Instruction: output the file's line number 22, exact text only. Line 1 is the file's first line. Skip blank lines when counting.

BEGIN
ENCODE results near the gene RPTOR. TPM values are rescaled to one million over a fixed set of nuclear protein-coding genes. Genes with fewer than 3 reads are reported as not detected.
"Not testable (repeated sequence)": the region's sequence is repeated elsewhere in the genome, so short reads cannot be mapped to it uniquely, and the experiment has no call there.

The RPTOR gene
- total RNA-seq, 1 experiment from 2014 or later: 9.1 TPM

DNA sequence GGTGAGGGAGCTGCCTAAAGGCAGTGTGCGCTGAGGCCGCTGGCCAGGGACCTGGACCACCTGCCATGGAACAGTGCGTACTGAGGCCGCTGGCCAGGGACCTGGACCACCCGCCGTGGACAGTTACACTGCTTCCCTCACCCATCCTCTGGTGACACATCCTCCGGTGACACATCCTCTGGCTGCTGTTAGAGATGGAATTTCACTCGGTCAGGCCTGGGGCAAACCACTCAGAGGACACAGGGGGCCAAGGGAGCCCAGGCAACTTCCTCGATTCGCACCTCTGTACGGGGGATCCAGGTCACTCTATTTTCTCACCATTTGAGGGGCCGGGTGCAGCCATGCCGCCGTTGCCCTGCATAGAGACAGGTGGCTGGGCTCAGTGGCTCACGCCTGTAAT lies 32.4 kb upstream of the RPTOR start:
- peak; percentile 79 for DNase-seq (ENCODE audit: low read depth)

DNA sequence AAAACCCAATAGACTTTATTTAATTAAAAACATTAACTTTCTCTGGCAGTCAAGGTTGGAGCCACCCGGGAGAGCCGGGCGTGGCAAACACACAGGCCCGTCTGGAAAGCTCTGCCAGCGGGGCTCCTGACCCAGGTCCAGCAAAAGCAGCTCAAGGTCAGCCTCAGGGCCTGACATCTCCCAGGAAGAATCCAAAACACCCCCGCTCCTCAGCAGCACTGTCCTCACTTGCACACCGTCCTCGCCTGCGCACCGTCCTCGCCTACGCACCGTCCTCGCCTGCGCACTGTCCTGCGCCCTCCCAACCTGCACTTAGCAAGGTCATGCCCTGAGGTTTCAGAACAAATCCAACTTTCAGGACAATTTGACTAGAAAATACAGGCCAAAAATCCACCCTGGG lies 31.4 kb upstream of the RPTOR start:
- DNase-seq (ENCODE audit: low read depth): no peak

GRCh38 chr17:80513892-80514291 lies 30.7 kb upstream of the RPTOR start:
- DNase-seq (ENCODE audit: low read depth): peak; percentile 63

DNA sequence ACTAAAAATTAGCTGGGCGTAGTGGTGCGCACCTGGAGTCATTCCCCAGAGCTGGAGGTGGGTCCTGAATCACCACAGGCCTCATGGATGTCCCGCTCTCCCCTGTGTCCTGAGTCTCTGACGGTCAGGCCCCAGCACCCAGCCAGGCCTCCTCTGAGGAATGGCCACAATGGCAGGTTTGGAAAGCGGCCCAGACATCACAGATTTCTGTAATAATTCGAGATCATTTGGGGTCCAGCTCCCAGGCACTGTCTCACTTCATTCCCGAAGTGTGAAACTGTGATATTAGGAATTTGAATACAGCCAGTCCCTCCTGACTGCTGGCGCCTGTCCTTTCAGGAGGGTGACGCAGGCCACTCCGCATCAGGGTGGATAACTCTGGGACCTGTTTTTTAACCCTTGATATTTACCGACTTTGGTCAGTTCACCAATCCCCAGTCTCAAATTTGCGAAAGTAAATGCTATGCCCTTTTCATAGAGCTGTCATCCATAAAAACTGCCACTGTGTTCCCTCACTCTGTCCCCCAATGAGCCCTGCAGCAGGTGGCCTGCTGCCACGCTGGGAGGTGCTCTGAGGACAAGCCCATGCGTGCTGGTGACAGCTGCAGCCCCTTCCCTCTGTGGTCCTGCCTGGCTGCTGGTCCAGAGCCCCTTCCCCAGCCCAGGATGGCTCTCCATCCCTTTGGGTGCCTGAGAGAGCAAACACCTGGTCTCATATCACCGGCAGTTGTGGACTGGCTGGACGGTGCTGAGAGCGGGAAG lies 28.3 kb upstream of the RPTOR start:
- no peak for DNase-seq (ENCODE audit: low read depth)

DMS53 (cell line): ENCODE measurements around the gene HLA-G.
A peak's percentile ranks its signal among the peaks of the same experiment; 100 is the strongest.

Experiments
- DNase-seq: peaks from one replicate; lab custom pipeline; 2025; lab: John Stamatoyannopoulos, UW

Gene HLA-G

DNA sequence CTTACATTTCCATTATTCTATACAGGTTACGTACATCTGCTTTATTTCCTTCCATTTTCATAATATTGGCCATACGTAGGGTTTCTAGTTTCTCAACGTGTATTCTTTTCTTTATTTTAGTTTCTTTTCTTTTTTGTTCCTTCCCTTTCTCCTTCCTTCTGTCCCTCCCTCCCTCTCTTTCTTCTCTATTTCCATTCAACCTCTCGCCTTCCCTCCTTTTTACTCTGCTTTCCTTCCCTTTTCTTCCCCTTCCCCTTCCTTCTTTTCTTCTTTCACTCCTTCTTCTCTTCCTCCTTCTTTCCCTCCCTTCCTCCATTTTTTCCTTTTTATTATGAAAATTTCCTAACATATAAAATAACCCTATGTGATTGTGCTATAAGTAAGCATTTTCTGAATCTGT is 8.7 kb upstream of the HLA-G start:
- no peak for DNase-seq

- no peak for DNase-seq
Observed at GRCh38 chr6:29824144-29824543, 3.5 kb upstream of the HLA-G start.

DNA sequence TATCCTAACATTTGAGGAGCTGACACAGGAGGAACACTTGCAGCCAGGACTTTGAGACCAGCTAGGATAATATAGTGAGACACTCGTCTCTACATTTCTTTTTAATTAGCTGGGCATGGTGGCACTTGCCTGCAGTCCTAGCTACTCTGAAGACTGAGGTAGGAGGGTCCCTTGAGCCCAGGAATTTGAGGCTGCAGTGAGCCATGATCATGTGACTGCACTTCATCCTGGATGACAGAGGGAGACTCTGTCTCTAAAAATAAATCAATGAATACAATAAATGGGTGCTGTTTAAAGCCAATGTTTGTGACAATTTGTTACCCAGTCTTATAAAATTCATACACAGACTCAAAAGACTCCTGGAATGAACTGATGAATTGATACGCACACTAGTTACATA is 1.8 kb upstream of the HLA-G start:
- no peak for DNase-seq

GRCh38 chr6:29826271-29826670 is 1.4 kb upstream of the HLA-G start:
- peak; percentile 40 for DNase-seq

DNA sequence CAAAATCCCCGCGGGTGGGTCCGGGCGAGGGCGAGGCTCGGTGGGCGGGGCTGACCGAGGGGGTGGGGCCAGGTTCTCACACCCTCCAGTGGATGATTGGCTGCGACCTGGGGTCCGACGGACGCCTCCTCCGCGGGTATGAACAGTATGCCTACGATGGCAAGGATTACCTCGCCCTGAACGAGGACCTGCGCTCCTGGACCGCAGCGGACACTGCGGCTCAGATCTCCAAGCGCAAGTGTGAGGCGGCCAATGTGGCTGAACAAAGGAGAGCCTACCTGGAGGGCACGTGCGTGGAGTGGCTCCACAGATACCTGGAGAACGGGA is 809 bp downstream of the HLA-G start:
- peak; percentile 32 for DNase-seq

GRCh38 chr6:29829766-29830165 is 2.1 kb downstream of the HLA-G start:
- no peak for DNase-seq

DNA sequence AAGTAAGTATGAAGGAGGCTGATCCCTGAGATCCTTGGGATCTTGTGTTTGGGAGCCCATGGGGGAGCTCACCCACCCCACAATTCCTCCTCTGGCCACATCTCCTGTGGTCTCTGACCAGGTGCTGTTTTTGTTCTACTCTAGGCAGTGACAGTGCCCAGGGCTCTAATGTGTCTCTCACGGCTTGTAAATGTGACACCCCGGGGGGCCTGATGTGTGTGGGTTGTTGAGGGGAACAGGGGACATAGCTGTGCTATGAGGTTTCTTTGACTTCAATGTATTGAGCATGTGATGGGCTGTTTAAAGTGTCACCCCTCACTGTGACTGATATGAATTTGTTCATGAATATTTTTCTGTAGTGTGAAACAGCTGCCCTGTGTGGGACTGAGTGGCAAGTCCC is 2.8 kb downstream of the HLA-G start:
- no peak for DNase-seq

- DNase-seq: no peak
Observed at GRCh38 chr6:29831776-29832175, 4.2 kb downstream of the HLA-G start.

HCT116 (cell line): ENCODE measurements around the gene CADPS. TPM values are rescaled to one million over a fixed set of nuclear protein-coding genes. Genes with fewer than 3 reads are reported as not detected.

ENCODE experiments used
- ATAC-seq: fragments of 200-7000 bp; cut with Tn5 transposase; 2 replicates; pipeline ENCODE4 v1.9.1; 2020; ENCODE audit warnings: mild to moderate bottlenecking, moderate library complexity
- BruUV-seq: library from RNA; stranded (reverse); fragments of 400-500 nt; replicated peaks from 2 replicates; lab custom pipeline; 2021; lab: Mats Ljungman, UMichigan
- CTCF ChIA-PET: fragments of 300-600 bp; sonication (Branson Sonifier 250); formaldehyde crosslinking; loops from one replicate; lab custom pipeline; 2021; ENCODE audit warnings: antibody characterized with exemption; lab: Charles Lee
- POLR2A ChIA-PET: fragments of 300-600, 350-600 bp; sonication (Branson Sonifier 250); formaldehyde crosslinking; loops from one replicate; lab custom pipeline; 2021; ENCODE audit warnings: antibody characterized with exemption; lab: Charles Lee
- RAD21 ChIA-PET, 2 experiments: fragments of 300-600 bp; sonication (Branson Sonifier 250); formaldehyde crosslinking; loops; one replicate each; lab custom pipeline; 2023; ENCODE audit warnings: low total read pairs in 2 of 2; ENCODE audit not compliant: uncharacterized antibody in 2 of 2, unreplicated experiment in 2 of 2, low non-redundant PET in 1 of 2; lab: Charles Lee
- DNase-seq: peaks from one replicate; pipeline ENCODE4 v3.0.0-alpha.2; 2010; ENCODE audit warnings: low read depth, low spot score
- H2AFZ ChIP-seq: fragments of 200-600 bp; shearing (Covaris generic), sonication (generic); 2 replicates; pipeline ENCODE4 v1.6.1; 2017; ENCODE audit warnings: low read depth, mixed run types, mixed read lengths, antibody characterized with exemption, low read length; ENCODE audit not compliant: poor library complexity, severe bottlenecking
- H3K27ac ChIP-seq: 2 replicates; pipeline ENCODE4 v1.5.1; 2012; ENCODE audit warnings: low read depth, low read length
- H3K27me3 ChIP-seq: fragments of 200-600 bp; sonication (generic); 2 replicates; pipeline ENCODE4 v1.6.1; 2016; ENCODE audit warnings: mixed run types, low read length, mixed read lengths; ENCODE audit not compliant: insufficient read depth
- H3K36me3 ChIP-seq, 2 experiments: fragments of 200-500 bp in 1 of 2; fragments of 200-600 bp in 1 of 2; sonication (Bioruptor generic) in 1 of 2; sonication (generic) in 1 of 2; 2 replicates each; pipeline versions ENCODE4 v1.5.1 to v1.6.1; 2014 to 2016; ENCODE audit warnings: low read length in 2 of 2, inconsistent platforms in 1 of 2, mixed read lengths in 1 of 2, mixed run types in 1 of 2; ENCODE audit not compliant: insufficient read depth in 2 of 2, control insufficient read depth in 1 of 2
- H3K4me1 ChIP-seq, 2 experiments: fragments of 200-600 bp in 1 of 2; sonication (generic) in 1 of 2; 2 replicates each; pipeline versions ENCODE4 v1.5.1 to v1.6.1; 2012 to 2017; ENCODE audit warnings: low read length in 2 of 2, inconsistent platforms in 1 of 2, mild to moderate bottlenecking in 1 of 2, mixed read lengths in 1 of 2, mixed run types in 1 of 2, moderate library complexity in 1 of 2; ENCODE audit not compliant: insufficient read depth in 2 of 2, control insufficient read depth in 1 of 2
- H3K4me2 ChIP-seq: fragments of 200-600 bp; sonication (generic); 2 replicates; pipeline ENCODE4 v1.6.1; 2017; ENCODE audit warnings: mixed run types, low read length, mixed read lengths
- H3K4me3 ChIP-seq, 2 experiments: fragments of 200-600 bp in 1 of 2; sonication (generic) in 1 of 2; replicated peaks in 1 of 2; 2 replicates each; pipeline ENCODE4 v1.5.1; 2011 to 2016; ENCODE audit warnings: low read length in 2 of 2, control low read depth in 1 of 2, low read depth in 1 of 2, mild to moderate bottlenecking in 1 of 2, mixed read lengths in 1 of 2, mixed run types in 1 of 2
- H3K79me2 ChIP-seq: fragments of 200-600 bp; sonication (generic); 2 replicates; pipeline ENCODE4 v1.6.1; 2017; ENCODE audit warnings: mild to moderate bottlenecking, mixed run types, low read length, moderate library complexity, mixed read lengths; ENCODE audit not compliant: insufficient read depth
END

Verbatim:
DNA sequence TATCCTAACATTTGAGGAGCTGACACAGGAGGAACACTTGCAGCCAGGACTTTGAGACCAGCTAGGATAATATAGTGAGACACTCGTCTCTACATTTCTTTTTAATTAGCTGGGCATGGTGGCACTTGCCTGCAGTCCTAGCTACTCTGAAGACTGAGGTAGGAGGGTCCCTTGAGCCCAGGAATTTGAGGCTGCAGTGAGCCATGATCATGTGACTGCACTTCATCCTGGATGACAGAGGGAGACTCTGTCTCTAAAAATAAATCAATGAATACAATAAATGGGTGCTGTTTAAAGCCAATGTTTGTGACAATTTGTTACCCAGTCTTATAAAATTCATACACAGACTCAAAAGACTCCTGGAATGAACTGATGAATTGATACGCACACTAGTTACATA is 1.8 kb upstream of the HLA-G start: